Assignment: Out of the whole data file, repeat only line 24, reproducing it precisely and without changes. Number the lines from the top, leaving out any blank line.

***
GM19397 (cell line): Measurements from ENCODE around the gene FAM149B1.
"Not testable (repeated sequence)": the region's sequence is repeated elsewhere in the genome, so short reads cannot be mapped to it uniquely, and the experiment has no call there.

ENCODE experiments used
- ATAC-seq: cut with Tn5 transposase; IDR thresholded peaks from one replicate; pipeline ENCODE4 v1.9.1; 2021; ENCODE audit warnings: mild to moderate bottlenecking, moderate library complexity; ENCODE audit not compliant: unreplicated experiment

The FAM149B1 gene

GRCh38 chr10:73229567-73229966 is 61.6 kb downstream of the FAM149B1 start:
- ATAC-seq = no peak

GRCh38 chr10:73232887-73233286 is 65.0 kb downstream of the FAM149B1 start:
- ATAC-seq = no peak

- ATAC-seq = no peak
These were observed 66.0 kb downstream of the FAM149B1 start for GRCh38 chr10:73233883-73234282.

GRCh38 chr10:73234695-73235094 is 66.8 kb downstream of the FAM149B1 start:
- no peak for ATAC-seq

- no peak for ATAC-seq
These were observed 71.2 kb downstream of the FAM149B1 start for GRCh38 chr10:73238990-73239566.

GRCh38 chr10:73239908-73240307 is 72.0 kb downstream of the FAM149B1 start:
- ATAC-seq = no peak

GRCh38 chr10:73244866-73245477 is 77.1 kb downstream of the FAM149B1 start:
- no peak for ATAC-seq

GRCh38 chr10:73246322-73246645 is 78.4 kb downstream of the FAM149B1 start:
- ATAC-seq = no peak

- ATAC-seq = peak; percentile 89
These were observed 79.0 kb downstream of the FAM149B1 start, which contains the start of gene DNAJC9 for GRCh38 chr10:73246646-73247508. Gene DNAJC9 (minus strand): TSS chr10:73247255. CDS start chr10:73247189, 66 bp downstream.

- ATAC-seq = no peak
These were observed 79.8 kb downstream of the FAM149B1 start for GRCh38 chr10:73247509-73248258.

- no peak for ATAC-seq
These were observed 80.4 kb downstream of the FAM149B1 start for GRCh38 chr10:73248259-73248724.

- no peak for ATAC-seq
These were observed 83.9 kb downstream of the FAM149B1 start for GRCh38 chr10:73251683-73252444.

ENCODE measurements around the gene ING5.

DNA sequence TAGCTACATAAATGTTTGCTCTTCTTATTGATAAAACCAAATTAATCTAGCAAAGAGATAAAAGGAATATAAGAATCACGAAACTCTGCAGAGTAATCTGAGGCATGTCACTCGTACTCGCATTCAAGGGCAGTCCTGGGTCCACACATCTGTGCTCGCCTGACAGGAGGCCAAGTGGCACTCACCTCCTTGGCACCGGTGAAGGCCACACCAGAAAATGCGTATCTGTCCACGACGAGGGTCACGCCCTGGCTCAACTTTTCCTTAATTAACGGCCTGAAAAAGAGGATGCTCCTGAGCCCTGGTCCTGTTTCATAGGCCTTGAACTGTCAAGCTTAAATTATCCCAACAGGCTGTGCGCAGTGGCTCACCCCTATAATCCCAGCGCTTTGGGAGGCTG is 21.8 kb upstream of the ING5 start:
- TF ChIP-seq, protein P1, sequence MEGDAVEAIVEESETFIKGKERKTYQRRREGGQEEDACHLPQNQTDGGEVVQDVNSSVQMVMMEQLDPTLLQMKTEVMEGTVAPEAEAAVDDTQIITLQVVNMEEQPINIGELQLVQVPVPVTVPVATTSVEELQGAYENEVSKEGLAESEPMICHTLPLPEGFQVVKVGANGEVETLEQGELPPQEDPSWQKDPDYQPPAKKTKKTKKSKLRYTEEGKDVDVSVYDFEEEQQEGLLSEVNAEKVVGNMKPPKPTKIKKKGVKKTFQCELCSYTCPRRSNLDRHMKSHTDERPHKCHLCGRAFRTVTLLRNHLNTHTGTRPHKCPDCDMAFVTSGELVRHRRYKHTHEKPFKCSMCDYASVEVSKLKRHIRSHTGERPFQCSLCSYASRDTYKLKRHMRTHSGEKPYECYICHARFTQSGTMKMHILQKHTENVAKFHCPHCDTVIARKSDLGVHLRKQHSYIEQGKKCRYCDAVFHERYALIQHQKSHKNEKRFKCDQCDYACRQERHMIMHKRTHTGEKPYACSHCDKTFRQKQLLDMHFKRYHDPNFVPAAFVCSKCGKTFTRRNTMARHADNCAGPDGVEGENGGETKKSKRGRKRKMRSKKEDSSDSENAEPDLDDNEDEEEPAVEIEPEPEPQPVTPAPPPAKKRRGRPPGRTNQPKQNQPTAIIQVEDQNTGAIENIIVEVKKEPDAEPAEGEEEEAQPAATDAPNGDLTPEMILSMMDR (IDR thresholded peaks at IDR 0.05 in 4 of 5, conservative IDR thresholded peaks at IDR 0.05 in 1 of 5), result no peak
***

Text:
- ATAC-seq = no peak